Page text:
Eli5: Before the first atom bomb was detonated, there was some speculation that the chain reaction would keep continuing and lead to burning up the atmosphere. So what actually limits the size of the explosion?

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Eli5: Before the first atom bomb was detonated, there was some speculation that the chain reaction would keep continuing and lead to burning up the atmosphere. So what actually limits the size of the explosion?

In: Physics

9 Answers

Anonymous 0 Comments

That’s not really the thought.

The bomb would release energy at an energy density never seen before. The Air is 3/4 nitrogen and 1/5 oxygen. At some pressures you can burn nitrogen, producing nitrous oxides. This is one form of car pollution.

If nitrogen can burn and the air is 3/4 nitrogen, the question was “Would the bomb raise the energy high enough to set the whole atmosphere on fire?”. Calculations before the NM test indicated this was very unlikely, but “very unlikely” ≠ “it couldn’t happen”.

The nuclear explosion is limited by the amount of Uranium/Plutonium in the bomb.

Anonymous 0 Comments

In theory, one of the limiting factors is trying to prevent the fuel from being blasted apart, since you need to maintain a certain density to properly achieve criticality for both fusion and fission, although I’m not sure if that’s the biggest one besides practicality

The speculation about the atmosphere was more a what if hypothetical than an actual concern, like [T. Folse](https://youtu.be/QwcHBize_xI?si=bf8LYHG1Bsp1E4Eo) jokes, in the nuclear industry 1+1=100 to be on the safe side, to make that hypothetical even possible you’d need to multiple that by multiple orders of magnitude, that it’s effective impossible

>The limits were luckily never tested, but in general, I would say, the density of the atmosphere is too low,” Wiescher responded when asked whether a powerful enough bomb to burn the Earth’s atmosphere could ever be built.

>“If one would substantially increase the atmospheric density to Venus values — 100 times denser than Earth — one would still not have the density of water, and the underwater test program did not ignite the oceans, as some people predicted,” he elaborated.

Anonymous 0 Comments

The short answer is density.

Uranium and plutonium are both dense metals. When the fission reaction is initiated the uranium atom is split and releases neutrons which then hit other atoms of uranium causing them to split.

This is the basic fission reaction.

Air is much less dense, and the atoms move much faster and are less reactive. The neutrons from the fission reaction in the uranium have a much lower chance of hitting the nitrogen atoms, but more importantly if they did the nitrogen they hit is much less reactive and more stable than the uranium.

Anonymous 0 Comments

> So what actually limits the size of the explosion?

The size of the bomb. The bombs don’t heat the surrounding atmosphere enough to produce many reactions there, and these reactions don’t release enough energy to trigger more reactions in the atmosphere. Essentially all the power of the explosion comes from the bomb.

Anonymous 0 Comments

Turning mass into energy.  Means a small amount of mass.  A limited amount of energy.   They thought it might ignite the mass within the atmosphere.

Anonymous 0 Comments

There is no limit to the size of the explosion. An H-bomb typically has two stages where the first stage is fission and the 2nd stage is fusion. X-rays from the fission ignite the fusion before the fission blast blows things apart. You can build a 3 stage bomb with two fusion stages. Or a 4 stage bomb and on and on ad infinitum. This according to “The Curve of Binding Energy” by John McPhee.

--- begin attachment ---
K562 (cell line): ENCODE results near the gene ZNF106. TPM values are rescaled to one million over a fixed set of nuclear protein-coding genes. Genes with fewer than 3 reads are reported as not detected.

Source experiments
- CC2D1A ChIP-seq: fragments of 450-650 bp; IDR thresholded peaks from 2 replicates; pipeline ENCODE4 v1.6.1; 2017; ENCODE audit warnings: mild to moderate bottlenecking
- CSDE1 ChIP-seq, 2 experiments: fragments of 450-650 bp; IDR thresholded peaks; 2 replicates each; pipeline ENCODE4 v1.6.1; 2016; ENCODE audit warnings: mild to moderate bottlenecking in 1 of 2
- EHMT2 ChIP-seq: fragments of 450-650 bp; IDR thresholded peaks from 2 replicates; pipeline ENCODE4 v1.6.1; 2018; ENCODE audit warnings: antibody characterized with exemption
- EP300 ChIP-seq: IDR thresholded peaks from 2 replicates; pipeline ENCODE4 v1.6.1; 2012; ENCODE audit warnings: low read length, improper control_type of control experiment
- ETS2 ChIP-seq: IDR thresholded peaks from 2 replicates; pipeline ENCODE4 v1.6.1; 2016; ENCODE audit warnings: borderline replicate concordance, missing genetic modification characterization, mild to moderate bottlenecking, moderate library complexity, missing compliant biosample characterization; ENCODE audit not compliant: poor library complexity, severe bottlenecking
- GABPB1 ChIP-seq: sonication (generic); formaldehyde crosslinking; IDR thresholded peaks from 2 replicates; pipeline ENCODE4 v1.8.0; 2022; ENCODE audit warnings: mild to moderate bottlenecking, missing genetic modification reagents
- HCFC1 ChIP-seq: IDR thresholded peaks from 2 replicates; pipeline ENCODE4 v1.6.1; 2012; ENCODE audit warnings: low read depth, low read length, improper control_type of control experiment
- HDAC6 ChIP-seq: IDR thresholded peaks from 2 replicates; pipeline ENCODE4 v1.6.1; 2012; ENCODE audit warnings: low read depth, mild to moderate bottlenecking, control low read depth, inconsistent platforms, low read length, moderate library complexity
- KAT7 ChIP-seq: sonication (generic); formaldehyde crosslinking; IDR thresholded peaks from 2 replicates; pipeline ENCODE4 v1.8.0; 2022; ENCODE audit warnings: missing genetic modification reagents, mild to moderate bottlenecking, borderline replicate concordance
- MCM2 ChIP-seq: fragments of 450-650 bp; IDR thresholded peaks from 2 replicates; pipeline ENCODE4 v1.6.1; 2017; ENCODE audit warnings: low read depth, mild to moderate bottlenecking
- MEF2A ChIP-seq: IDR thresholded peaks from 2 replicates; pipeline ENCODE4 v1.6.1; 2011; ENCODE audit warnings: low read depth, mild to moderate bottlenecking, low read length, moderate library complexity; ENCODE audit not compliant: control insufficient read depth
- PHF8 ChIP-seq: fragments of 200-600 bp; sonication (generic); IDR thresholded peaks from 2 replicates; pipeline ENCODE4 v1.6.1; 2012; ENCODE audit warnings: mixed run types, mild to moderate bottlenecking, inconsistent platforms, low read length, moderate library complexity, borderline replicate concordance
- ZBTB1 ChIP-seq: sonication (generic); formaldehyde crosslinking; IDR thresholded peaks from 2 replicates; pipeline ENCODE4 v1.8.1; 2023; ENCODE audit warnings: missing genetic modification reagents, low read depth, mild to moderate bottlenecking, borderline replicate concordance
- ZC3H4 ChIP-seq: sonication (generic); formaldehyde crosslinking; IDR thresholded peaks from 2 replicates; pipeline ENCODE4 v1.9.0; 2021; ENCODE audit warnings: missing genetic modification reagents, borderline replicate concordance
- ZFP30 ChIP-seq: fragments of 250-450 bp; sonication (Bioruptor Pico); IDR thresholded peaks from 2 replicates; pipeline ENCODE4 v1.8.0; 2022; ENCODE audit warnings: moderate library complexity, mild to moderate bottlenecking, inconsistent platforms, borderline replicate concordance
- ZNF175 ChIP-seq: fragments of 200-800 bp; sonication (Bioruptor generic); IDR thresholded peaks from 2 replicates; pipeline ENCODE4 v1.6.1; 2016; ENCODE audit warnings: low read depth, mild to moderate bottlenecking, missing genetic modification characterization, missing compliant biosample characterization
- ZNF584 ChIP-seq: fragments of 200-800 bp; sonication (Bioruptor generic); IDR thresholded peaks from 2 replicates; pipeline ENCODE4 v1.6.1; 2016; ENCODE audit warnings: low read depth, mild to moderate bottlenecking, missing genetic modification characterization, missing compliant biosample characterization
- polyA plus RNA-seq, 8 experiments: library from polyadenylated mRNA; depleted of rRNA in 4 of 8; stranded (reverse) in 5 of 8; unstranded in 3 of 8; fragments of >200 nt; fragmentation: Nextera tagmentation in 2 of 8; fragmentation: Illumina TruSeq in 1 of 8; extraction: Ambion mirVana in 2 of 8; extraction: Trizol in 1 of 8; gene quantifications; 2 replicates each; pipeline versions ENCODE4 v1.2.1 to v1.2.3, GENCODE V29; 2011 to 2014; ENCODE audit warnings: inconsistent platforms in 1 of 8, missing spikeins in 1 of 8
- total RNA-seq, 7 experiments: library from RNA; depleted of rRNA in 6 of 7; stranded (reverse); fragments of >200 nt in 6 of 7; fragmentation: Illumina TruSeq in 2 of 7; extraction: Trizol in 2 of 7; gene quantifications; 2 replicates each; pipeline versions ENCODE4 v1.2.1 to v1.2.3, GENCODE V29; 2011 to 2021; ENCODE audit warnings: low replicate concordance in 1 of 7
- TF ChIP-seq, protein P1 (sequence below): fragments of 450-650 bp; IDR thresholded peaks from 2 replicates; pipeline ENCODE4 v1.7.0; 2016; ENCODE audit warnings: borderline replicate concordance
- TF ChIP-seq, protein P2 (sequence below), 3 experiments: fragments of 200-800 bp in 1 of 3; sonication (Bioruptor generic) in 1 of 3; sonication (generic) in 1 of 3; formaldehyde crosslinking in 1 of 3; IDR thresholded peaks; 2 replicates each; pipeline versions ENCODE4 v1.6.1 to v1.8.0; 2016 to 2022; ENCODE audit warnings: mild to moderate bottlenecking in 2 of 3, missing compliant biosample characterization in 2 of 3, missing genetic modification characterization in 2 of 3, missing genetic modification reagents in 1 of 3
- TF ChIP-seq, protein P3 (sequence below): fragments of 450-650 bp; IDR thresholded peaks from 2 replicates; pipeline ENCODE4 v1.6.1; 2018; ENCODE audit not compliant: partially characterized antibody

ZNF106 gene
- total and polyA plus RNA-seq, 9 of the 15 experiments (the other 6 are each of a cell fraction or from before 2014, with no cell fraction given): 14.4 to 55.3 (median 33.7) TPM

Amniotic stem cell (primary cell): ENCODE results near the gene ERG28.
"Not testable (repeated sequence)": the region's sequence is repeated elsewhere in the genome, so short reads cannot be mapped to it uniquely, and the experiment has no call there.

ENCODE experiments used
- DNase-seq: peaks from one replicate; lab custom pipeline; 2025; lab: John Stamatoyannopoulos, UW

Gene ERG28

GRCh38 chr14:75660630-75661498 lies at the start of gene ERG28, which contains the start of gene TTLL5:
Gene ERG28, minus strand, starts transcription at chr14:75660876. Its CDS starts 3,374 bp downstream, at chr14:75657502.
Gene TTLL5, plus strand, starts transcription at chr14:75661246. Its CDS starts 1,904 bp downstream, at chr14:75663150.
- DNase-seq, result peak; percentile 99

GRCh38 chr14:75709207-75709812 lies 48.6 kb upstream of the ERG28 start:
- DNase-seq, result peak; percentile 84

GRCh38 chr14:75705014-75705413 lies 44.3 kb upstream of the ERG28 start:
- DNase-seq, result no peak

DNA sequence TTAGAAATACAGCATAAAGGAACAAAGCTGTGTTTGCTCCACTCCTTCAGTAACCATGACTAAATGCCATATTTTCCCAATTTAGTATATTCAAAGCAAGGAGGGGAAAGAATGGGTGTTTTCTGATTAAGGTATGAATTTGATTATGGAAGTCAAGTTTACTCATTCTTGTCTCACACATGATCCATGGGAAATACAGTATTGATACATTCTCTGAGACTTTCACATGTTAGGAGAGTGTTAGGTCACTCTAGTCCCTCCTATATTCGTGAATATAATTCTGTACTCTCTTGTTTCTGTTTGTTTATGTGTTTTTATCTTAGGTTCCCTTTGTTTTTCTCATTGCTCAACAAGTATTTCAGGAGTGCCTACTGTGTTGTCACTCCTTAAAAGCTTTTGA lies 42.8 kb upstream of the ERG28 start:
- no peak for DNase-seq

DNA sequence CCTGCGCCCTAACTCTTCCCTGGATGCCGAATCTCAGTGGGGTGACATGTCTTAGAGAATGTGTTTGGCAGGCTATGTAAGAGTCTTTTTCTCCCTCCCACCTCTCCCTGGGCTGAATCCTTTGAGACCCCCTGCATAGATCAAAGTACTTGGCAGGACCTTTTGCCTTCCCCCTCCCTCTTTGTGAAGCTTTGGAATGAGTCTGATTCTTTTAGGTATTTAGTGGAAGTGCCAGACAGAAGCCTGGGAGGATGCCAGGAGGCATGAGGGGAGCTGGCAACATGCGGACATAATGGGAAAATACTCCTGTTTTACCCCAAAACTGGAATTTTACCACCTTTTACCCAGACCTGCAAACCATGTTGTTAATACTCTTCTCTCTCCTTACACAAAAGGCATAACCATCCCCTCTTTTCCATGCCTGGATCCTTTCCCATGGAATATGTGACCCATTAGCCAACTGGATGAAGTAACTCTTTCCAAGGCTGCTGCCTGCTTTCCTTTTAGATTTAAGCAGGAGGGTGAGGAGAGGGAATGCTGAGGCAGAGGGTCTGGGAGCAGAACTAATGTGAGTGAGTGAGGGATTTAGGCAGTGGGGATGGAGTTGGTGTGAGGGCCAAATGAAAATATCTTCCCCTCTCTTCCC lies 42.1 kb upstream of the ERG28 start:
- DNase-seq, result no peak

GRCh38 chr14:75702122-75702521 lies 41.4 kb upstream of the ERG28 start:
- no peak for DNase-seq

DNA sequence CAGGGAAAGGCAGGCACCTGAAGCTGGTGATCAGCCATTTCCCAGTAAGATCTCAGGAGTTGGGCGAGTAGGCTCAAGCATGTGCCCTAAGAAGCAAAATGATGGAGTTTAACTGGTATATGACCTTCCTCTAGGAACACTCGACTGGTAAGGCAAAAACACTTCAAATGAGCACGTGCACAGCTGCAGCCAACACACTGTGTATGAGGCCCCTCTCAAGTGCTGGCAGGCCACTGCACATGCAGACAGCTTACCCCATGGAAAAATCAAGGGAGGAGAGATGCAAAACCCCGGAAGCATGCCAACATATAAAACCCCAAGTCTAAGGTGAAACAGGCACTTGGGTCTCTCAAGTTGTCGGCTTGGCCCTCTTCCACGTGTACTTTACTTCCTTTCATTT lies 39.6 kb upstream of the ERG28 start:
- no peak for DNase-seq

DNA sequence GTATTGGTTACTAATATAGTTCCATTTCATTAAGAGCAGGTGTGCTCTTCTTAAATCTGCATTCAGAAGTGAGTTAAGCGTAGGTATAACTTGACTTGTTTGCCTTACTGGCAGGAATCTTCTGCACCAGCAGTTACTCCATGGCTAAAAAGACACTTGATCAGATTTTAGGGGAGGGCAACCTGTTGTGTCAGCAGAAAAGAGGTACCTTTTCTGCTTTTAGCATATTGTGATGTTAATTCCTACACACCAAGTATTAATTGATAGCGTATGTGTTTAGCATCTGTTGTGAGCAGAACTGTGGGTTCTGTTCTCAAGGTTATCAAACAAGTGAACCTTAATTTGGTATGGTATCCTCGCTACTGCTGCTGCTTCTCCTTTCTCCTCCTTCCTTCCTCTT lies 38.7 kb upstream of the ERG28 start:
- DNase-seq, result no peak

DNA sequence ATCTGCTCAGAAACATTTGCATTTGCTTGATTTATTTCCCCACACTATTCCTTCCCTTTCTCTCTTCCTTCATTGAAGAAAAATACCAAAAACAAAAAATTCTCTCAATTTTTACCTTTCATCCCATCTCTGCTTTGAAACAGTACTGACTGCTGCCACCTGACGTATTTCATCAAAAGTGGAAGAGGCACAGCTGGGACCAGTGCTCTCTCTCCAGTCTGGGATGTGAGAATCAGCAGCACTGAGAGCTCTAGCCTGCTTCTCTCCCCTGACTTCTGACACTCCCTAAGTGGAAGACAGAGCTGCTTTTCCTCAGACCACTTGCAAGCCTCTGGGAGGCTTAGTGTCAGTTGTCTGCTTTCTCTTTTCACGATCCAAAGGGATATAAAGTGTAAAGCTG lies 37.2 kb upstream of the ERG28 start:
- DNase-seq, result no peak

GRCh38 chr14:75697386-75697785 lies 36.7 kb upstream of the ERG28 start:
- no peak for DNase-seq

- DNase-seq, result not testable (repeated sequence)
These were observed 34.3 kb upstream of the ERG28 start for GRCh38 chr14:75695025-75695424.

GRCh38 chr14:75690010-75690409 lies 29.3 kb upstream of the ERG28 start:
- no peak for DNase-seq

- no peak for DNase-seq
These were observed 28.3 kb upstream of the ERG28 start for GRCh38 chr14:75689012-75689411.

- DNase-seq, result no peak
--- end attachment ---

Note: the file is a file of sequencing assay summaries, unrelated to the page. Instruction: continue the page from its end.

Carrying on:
Anonymous 0 Comments

The story I’ve heard is that project manager Robert Oppenheimer and Danish physicist Niels Bohr bet $1 on whether the test would ‘ignite the ozone layer of the atmosphere’, which would likely end life on Earth.

The ozone layer doesn’t have that much more oxygen than the rest of the atmosphere, around 20% or so. The calculations determined that the test wasn’t enough energy for that sort of ignition to occur. But it was discussed, and studied before it was ruled out.

I don’t know who won the bet. My guess would be Oppenheimer, but I’ve got no basis other than Bohr’s Danish upbringing leading to a darker sense of humor.

>So what actually limits the size of the explosion?So what actually limits the size of the explosion?

Air is a reasonable insulator, that absorbs energy from big explosions. Even if the test released energy without anything to absorb it, the energy would eventually spread, and the density would decrease, just as the Sun’s energy has a limit to its reach, even though it’s total energy output is in the order of millions (billions?) of atomic bombs *per second.*

Anonymous 0 Comments

For the bomb that destroyed Hiroshima, roughly 64 kilograms of enriched uranium were employed. About one kilogram of the uranium split into its decay products; iodine, cesium, strontium, xenon and barium. About a half a gram was converted into energy. This was the energy that produced the massive explosion, estimated at around 16 kilotons.

The energy release occurred in about one millisecond, almost completely destroying the bomb’s containment. If one could theoretically contain the core of the bomb longer, the yield would go up. Simple math suggests that converting all 64 kilos of the Hiroshima bomb would result in a yield of about 1,024 kilotons, or on megaton.

That is for an atomic bomb, a fission weapon where uranium is split up.

Anonymous 0 Comments